JR: OMG, man, as soon as I hit it, I flipped my bat and got my hands up like Manny Ramirez, I for sure knew it was gone. Walking to first while watching the ball, I was thinking “I really ended this game with a home run” and running around the bases it was surreal. I was thinking of all the hard work that I’ve put into this game, my family, my wife and wishing they were able to see it live. My wife had to fly back before the season ended, so she wasn’t there to see it. It was, by far, the highlight of my career!

SS: What do you have planned for the offseason? Will you play winter ball again?

JR: So far the plan is to play winter ball. Now that Maria hit Puerto Rico, the winter ball here is uncertain. Stadiums are destroyed, so it would be hard to get them ready in time. Hopefully some team from the Dominican Republic calls me, that would be a dream come true since my parents are from Dominican Republic and it would be an honor to play in front of my family back in the Dominican Republic.

SS: What are some of the things that you enjoy doing when you’re not playing baseball?

JR: I really enjoy and invest lots of time playing this video game called Destiny. It's a Sci-Fi shooter and is very interesting and overall a time-consuming game. Thankfully, a lot of the guys in the Twins like Stephen (Gonsalves), (Mitch) Garver, (Jason) Wheeler, Dereck Rodriguez, Ryan Walker, Ryan Strausborger and a lot of other guys play it too, so we will be spending a lot of time playing together, at least I will get back on the sticks when power and internet get back to Puerto Rico, which might take months.

SS: You can become a free agent again this offseason. What will be some of the factors that will go into a decision for where you’ll play in 2018?

JR: That's a good question and it's something me and my agent need to sit down and discuss the plan for next year. Right now, priority is to help my people here as much as I can to recover from this disaster, and then, we will discuss all the possibilities for my future.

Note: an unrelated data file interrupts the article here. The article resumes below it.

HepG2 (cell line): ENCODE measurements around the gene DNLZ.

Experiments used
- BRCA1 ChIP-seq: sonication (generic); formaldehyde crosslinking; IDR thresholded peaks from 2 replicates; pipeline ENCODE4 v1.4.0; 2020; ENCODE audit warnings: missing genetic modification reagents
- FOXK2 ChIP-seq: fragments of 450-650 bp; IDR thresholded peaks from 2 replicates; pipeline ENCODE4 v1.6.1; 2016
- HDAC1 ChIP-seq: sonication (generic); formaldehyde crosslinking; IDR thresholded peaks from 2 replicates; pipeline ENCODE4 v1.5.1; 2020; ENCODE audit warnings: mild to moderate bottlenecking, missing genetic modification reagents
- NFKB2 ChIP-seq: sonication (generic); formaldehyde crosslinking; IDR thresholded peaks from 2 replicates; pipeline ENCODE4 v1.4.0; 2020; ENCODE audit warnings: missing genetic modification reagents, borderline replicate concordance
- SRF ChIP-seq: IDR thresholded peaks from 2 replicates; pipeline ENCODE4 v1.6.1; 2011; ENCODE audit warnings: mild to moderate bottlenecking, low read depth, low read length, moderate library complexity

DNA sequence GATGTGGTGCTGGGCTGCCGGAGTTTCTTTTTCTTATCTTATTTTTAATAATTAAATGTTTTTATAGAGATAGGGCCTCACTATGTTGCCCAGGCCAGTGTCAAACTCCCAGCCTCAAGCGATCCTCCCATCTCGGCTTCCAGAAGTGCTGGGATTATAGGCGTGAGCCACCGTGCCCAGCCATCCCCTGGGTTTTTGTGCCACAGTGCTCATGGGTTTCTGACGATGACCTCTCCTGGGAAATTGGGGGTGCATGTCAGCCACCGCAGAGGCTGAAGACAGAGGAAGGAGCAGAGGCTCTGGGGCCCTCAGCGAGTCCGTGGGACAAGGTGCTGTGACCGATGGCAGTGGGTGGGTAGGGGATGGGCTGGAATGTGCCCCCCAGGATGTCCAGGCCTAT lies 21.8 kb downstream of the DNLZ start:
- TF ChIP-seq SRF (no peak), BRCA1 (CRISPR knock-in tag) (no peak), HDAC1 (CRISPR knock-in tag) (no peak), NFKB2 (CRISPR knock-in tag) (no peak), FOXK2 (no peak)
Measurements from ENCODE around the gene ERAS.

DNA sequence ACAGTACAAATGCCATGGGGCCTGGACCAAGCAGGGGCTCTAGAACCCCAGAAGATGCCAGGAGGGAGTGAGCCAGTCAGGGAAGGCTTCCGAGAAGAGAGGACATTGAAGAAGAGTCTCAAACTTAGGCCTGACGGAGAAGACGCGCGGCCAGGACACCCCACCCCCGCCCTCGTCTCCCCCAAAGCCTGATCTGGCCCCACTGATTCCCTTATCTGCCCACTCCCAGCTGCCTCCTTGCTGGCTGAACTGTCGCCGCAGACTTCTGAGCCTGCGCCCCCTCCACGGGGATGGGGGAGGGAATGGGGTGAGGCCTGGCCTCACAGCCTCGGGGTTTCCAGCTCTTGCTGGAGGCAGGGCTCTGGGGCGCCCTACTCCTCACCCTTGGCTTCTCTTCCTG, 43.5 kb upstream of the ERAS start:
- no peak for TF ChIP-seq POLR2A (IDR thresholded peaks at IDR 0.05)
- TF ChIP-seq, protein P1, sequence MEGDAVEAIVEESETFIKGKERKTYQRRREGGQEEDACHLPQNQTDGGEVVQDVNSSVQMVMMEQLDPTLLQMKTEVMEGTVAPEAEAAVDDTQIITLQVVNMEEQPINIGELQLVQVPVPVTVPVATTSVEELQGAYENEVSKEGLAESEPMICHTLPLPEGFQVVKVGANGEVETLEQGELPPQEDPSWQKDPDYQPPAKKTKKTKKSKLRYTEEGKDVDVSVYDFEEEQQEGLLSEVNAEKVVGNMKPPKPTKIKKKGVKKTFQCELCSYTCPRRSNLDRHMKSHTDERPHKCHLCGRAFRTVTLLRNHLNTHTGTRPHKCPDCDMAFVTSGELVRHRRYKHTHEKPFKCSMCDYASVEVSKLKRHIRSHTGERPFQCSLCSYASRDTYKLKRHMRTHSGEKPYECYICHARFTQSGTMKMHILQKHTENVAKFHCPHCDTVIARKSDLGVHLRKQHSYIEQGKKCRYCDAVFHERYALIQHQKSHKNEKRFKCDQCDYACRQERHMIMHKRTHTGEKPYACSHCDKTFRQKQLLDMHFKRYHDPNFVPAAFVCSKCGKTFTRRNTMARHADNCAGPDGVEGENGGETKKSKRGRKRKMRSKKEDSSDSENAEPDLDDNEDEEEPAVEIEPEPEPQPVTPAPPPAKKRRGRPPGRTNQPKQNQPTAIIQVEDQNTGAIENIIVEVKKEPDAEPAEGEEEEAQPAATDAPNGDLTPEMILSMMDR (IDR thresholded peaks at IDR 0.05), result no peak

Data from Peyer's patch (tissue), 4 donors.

SS: Who are some of the people who have helped you get to this point in your career?
JR: My parents have been a cornerstone to everything I am today. Although they have no baseball background, their support has always been there since day one. My brothers and my wife’s support have helped me be hungry to become the best version of myself on a baseball field. All the coaches, in one form or another, have contributed in my development as a player on the field, but also a good citizen off the field. And to God, he has blessed me with great people around me and has given me health and strength to go through all the challenges thrown at me.


SS: Favorite Baseball movie?
JR: Hahaha! To me it has to be, Bad News Bears. I find it hilarious.


A big Thank You to Jonathan Rodriguez for taking time to respond to our questions. It’s a busy time for him as he’s helping out Puerto Rico after the impact of Hurricane Maria. Most of the country doesn’t have power. He made a comment that he only has internet access at night, but he took some of that time to respond.

Again, if you are able, consider donating to the relief efforts in Puerto Rico.

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3 Comments

Nice interview, Seth.

Thanks for these player profiles, Seth. I really enjoy reading more about these minor league players, especially the ones that might not rank among the top prospect. Even veteran grinders like Rodriguez can surprise you if given the chance.

    • David HK likes this

Rodriguez said:

 

"Growing up .... I was a Braves fan .... Always wondered why Leo Mazzone, their pitching coach was always rocking during the game."

 

I always wondered about that too!